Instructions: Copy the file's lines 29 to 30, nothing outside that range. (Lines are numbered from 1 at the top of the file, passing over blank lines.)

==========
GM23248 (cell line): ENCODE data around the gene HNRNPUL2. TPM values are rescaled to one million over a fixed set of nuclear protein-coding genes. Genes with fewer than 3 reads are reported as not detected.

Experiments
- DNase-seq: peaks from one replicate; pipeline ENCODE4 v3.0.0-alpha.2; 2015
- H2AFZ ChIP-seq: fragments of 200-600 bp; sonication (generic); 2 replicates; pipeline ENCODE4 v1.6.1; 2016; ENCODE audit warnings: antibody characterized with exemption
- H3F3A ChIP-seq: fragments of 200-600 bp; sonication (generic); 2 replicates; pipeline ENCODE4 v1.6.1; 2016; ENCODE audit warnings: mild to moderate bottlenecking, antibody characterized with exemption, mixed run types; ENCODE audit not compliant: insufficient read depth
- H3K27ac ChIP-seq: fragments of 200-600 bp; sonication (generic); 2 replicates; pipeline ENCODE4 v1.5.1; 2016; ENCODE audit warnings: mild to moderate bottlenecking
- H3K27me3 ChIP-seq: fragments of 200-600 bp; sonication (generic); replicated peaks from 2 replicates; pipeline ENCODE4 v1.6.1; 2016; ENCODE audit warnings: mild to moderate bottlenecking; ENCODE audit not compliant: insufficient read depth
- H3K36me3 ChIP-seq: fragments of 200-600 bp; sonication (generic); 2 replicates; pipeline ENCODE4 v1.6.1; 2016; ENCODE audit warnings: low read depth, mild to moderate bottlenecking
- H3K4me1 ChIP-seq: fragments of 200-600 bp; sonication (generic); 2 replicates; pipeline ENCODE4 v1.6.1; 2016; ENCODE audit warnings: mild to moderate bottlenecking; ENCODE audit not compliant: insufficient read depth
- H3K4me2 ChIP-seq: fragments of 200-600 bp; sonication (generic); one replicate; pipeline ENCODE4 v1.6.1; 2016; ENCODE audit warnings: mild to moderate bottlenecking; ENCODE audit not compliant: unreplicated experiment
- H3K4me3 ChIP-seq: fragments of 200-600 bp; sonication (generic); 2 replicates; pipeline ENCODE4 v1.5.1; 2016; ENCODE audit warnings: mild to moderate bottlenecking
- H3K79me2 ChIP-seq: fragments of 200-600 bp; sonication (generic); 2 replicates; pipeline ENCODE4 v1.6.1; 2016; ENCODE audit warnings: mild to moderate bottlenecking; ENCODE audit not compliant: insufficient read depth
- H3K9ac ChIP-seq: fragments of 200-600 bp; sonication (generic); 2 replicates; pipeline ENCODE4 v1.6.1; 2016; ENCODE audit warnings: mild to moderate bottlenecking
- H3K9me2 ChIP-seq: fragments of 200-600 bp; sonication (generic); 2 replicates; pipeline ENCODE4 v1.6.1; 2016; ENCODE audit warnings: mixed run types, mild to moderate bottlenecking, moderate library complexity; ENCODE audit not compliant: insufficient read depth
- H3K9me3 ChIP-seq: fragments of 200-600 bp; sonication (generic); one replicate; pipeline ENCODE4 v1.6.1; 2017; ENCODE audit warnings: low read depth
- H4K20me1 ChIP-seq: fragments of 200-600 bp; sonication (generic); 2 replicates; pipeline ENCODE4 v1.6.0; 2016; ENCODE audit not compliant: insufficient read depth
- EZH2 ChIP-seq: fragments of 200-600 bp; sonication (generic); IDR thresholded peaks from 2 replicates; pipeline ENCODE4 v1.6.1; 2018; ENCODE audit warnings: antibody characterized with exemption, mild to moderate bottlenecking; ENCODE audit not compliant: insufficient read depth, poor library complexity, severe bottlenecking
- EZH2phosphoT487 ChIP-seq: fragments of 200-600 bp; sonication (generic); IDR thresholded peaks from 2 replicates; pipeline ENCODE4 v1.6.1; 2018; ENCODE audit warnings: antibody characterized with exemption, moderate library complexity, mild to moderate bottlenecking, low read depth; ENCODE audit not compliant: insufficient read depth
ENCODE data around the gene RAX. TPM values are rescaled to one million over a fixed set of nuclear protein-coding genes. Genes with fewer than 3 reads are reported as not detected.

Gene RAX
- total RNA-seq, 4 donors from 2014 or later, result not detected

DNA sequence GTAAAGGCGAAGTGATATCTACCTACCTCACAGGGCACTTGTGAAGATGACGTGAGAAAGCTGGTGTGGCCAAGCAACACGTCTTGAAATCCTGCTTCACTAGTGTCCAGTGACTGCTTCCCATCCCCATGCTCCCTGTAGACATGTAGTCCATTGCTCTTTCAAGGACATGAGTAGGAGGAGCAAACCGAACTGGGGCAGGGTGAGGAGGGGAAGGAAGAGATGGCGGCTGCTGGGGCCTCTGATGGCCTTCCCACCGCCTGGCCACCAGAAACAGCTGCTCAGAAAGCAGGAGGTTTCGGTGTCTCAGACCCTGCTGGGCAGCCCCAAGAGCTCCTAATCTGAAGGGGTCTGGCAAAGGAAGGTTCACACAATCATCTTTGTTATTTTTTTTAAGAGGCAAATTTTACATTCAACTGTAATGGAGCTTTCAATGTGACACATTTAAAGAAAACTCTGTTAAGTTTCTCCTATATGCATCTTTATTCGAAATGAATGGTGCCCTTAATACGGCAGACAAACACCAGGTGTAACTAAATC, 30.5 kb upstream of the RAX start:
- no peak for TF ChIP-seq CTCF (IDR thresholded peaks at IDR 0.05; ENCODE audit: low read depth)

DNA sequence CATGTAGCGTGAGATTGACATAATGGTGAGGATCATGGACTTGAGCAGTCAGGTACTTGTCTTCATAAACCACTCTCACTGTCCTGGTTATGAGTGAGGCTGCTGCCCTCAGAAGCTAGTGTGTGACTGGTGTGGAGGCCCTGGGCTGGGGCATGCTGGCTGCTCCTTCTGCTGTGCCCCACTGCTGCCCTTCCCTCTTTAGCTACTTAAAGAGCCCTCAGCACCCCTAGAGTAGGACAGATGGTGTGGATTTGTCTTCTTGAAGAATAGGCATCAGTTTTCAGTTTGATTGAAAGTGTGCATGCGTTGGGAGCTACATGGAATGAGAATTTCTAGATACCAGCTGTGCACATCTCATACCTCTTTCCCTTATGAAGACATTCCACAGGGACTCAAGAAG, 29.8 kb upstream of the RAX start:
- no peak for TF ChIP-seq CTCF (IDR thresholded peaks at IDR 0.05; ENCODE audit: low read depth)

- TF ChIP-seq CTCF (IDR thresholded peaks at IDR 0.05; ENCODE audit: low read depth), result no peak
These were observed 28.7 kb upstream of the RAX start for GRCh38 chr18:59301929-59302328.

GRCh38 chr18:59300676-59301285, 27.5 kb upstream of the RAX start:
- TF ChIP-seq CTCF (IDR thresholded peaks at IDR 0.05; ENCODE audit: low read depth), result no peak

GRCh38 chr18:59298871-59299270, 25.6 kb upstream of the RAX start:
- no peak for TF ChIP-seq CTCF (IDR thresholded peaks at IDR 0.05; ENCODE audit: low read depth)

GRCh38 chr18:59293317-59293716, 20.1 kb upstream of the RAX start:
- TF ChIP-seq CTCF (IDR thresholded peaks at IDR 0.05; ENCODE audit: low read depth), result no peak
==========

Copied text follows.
- TF ChIP-seq CTCF (IDR thresholded peaks at IDR 0.05; ENCODE audit: low read depth), result no peak

GRCh38 chr18:59298871-59299270, 25.6 kb upstream of the RAX start: